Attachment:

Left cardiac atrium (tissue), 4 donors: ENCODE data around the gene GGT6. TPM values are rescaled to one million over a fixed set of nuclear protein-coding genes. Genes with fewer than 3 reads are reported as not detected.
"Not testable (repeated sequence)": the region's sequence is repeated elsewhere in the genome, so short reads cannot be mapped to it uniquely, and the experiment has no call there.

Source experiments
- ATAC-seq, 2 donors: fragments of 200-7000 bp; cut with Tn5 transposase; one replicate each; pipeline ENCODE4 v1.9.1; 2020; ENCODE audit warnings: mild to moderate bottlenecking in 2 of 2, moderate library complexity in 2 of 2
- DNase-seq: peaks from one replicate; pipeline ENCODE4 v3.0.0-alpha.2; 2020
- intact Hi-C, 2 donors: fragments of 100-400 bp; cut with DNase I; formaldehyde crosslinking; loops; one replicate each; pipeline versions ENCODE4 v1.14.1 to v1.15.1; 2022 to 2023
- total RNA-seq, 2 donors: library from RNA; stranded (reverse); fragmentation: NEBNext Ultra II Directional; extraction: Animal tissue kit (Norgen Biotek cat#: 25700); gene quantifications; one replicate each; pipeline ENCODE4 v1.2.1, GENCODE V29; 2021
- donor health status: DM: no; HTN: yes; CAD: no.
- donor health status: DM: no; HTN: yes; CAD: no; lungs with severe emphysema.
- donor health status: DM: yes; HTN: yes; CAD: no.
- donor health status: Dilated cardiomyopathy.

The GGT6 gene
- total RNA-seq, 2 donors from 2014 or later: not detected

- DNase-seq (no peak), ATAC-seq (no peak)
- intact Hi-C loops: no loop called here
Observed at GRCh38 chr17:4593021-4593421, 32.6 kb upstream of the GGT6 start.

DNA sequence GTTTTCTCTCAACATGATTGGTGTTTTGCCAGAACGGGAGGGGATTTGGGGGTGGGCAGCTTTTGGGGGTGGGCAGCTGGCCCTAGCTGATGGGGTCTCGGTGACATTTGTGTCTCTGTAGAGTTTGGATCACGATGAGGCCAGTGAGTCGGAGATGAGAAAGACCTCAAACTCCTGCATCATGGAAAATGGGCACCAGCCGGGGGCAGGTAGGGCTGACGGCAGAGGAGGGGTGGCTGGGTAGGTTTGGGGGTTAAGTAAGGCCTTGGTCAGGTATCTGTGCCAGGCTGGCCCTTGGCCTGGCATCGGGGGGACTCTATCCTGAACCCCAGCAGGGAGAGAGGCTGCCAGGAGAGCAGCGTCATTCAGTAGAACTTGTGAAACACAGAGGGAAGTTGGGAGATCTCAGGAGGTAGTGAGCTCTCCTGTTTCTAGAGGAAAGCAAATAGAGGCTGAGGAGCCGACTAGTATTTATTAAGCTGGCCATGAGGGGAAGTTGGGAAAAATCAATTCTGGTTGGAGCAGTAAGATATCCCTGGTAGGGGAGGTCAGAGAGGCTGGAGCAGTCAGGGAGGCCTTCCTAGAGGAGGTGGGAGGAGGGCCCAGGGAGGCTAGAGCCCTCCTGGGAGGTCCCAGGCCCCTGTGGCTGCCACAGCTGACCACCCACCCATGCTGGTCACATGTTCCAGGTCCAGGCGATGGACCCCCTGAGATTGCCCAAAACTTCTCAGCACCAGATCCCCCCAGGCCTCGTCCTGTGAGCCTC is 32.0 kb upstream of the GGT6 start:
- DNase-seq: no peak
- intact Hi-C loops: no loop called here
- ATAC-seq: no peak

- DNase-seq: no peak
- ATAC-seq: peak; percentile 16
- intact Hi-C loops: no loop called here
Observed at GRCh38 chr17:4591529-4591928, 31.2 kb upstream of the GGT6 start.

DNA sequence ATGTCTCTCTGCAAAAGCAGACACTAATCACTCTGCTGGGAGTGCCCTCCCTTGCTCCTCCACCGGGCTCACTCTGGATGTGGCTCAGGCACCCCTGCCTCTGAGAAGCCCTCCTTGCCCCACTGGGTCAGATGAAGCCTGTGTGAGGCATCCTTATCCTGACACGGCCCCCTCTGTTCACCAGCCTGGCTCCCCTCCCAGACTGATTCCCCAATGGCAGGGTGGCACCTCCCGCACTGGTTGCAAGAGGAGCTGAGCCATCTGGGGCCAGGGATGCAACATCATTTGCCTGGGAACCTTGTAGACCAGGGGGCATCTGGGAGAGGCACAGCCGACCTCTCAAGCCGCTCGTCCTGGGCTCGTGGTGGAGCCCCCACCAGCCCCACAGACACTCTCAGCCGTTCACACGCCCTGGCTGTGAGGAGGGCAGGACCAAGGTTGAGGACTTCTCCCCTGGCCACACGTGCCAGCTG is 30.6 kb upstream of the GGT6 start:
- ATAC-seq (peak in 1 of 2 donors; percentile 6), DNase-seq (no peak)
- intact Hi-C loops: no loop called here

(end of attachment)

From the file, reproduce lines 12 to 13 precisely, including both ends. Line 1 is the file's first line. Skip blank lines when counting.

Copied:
The GGT6 gene
- total RNA-seq, 2 donors from 2014 or later: not detected